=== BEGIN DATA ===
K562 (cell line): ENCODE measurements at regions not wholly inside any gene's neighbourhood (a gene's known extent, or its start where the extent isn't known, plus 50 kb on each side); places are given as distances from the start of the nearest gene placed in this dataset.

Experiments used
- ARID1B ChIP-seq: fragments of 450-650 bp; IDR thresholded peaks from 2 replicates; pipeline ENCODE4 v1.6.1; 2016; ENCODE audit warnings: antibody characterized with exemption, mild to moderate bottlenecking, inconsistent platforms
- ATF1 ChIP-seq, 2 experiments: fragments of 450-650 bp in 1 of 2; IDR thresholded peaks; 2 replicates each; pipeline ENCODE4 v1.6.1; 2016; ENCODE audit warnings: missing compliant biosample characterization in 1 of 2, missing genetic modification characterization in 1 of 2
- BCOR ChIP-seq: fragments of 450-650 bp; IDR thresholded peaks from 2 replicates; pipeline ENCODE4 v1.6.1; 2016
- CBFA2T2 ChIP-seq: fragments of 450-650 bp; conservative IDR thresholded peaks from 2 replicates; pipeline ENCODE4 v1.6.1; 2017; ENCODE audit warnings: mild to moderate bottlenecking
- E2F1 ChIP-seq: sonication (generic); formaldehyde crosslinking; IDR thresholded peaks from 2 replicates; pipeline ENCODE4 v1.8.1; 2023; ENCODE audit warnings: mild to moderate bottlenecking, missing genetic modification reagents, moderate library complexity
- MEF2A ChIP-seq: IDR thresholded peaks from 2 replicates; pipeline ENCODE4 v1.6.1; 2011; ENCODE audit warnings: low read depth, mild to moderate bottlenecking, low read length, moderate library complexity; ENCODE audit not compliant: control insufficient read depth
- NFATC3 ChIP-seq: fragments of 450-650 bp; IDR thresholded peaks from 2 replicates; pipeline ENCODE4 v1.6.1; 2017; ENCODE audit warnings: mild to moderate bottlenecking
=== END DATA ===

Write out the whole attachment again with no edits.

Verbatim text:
K562 (cell line): ENCODE measurements at regions not wholly inside any gene's neighbourhood (a gene's known extent, or its start where the extent isn't known, plus 50 kb on each side); places are given as distances from the start of the nearest gene placed in this dataset.

Experiments used
- ARID1B ChIP-seq: fragments of 450-650 bp; IDR thresholded peaks from 2 replicates; pipeline ENCODE4 v1.6.1; 2016; ENCODE audit warnings: antibody characterized with exemption, mild to moderate bottlenecking, inconsistent platforms
- ATF1 ChIP-seq, 2 experiments: fragments of 450-650 bp in 1 of 2; IDR thresholded peaks; 2 replicates each; pipeline ENCODE4 v1.6.1; 2016; ENCODE audit warnings: missing compliant biosample characterization in 1 of 2, missing genetic modification characterization in 1 of 2
- BCOR ChIP-seq: fragments of 450-650 bp; IDR thresholded peaks from 2 replicates; pipeline ENCODE4 v1.6.1; 2016
- CBFA2T2 ChIP-seq: fragments of 450-650 bp; conservative IDR thresholded peaks from 2 replicates; pipeline ENCODE4 v1.6.1; 2017; ENCODE audit warnings: mild to moderate bottlenecking
- E2F1 ChIP-seq: sonication (generic); formaldehyde crosslinking; IDR thresholded peaks from 2 replicates; pipeline ENCODE4 v1.8.1; 2023; ENCODE audit warnings: mild to moderate bottlenecking, missing genetic modification reagents, moderate library complexity
- MEF2A ChIP-seq: IDR thresholded peaks from 2 replicates; pipeline ENCODE4 v1.6.1; 2011; ENCODE audit warnings: low read depth, mild to moderate bottlenecking, low read length, moderate library complexity; ENCODE audit not compliant: control insufficient read depth
- NFATC3 ChIP-seq: fragments of 450-650 bp; IDR thresholded peaks from 2 replicates; pipeline ENCODE4 v1.6.1; 2017; ENCODE audit warnings: mild to moderate bottlenecking